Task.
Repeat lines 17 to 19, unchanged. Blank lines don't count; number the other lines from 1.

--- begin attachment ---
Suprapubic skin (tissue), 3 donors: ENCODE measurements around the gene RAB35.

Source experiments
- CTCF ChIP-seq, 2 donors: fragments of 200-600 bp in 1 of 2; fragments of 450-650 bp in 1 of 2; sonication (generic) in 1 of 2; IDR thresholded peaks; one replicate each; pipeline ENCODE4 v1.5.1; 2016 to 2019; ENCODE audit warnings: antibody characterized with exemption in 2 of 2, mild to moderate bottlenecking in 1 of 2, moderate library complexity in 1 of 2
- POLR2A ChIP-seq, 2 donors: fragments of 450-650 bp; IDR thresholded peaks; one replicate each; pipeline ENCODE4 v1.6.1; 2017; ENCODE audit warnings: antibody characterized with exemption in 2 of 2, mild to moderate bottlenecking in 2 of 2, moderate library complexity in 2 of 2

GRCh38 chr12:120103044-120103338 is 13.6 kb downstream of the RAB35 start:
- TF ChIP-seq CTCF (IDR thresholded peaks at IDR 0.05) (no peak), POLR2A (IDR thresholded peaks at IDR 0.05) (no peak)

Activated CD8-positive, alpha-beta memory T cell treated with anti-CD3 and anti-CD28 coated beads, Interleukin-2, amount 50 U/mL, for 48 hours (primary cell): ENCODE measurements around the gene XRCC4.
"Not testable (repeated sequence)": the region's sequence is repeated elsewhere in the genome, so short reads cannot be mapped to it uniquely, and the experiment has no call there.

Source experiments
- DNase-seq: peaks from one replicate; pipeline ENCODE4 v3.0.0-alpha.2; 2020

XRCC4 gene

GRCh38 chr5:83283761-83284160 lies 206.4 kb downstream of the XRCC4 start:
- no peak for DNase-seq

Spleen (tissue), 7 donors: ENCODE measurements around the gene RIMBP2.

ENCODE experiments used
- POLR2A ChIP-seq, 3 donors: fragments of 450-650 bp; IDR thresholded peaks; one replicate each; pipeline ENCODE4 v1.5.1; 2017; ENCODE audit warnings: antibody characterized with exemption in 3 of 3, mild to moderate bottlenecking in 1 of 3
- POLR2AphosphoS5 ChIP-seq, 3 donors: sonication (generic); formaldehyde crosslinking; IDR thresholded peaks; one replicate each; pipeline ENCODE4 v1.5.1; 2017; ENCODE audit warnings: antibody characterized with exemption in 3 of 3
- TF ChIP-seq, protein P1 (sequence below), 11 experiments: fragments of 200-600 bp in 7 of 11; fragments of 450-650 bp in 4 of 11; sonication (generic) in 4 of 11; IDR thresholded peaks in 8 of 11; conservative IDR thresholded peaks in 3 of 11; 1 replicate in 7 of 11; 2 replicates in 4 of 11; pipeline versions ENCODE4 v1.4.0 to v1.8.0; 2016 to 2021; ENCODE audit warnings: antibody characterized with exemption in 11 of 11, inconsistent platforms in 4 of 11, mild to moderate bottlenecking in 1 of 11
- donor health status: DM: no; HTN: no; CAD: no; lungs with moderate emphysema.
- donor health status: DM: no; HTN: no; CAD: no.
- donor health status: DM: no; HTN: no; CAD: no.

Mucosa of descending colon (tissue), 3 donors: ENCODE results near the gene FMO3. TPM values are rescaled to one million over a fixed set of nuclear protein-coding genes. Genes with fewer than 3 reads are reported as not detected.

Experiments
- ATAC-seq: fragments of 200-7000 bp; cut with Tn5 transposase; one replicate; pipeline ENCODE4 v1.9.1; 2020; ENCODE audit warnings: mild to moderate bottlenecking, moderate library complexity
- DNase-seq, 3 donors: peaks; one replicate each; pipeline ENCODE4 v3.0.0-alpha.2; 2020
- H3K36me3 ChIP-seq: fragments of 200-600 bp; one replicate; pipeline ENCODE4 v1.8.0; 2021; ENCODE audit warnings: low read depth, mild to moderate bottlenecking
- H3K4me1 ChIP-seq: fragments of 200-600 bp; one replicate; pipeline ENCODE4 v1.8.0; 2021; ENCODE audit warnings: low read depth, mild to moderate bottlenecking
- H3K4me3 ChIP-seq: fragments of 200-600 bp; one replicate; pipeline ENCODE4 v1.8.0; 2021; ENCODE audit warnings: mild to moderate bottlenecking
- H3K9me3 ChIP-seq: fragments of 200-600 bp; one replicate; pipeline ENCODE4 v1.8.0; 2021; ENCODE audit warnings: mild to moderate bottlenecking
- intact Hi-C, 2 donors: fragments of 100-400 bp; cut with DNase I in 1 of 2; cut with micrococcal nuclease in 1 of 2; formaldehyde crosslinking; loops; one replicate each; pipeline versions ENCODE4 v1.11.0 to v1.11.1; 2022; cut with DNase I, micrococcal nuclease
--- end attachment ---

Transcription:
- POLR2AphosphoS5 ChIP-seq, 3 donors: sonication (generic); formaldehyde crosslinking; IDR thresholded peaks; one replicate each; pipeline ENCODE4 v1.5.1; 2017; ENCODE audit warnings: antibody characterized with exemption in 3 of 3
- TF ChIP-seq, protein P1 (sequence below), 11 experiments: fragments of 200-600 bp in 7 of 11; fragments of 450-650 bp in 4 of 11; sonication (generic) in 4 of 11; IDR thresholded peaks in 8 of 11; conservative IDR thresholded peaks in 3 of 11; 1 replicate in 7 of 11; 2 replicates in 4 of 11; pipeline versions ENCODE4 v1.4.0 to v1.8.0; 2016 to 2021; ENCODE audit warnings: antibody characterized with exemption in 11 of 11, inconsistent platforms in 4 of 11, mild to moderate bottlenecking in 1 of 11
- donor health status: DM: no; HTN: no; CAD: no; lungs with moderate emphysema.